Painting is what I enjoy most about traveling. The quality of light is always changing and is often unique no matter where one goes. These are from last year, which I finally got around to scanning.

"Shane White" "Gouache" "Painting" "Travel" "studies" "Landscape"We found this great VRBO in the Methow Valley last June that had a grass roof and a little bungalow on top of it at the foot of a steep hill. It had a 180 degree view of the valley and in the morning the sun would come up and shine on the opposite side lighting up everything. I did several large watercolor paintings, but for the most part they didn’t turn out. The watercolor above and the gouache below were the closest I got to anything decent.

"Shane White" "Gouache" "Painting" "Travel" "studies" "Landscape"

"Shane White" "Gouache" "Painting" "Travel" "studies" "Landscape"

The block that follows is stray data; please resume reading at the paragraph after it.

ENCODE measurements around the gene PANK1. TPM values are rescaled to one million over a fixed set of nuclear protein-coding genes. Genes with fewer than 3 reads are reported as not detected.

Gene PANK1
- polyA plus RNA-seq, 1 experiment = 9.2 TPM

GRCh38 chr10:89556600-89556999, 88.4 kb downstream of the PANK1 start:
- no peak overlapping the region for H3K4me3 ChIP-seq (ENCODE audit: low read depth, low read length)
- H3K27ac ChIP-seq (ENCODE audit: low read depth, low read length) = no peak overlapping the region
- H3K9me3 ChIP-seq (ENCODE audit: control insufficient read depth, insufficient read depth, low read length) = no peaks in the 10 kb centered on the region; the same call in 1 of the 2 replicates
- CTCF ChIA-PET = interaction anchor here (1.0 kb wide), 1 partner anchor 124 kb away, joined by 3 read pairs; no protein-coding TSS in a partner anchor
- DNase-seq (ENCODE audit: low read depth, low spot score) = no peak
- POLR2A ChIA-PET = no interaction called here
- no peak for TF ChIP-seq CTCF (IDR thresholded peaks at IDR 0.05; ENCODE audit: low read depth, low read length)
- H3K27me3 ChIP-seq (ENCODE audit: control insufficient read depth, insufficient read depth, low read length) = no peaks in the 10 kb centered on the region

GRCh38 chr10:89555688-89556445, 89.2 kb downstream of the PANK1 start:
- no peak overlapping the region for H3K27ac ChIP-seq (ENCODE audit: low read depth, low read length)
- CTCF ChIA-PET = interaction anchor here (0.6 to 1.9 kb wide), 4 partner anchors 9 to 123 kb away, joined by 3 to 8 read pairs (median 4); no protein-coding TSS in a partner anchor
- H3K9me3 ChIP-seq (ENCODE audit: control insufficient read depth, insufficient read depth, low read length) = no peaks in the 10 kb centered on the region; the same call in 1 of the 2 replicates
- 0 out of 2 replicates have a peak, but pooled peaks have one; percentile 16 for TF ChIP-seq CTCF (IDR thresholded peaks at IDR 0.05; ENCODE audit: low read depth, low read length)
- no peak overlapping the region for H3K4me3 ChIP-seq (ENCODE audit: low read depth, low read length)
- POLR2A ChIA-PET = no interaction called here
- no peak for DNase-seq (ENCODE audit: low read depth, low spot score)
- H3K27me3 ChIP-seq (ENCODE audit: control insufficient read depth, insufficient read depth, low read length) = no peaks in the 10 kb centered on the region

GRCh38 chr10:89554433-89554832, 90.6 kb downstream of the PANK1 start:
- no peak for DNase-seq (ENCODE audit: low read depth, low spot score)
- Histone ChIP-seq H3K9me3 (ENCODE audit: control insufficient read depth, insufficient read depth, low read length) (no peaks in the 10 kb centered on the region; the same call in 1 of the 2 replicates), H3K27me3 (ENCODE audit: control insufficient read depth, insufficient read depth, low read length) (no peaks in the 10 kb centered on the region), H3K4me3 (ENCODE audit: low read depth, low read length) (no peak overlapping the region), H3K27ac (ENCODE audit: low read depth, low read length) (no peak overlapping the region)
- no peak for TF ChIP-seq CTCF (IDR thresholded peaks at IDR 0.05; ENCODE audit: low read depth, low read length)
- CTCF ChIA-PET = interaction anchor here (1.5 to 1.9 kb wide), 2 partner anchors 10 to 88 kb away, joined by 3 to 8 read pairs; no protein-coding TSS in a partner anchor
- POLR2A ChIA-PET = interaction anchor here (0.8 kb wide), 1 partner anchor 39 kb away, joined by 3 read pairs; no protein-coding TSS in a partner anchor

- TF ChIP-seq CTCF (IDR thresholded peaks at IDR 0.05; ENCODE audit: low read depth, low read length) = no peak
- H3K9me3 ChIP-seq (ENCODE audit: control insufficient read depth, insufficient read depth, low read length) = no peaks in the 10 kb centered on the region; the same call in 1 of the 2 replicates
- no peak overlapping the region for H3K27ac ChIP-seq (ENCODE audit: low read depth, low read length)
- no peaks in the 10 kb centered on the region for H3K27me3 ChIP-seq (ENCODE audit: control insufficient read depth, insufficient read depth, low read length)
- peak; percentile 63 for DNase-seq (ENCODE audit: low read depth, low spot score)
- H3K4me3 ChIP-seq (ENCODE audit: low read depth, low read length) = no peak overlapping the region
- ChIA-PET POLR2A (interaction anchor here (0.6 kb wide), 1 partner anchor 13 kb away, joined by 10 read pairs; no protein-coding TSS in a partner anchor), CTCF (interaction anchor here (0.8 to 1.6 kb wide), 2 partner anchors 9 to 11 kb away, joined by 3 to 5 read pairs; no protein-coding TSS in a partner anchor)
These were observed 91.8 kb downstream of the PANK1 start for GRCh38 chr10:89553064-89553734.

Earlier that year we had a little place around Newport, Oregon about 100 yards from the ocean. I painted furiously to get the above piece finished. Should have painted smaller…that was the first lesson of this trip. The second lesson was to paint faster. Luckily, I found a nice little spot in the woods in one of the nearby parks, away from the tourist, out of the sun with a couple hours to kill.

"Shane White" "Gouache" "Painting" "Travel" "studies" "Landscape"

Earlier still, in May we took a float plane from Chelan to Stehekin, a small town of about 400 people at the North End of Lake Chelan. I hadn’t cracked open the gouache kit in over a year or two. It was good to shake off the rust but to be honest I was in over my head. Again…a smaller substrate would have been better. Go big, fail big, learn big.

"Shane White" "Gouache" "Painting" "Travel" "studies" "Landscape"

Still, it was all good fun and got the fire in my belly once again. What’s great about gouache is that it’s so dang portable. It’s got great coverage and is incredible flexible and immediate. It’s the closest medium to oil with minimal clean-up.

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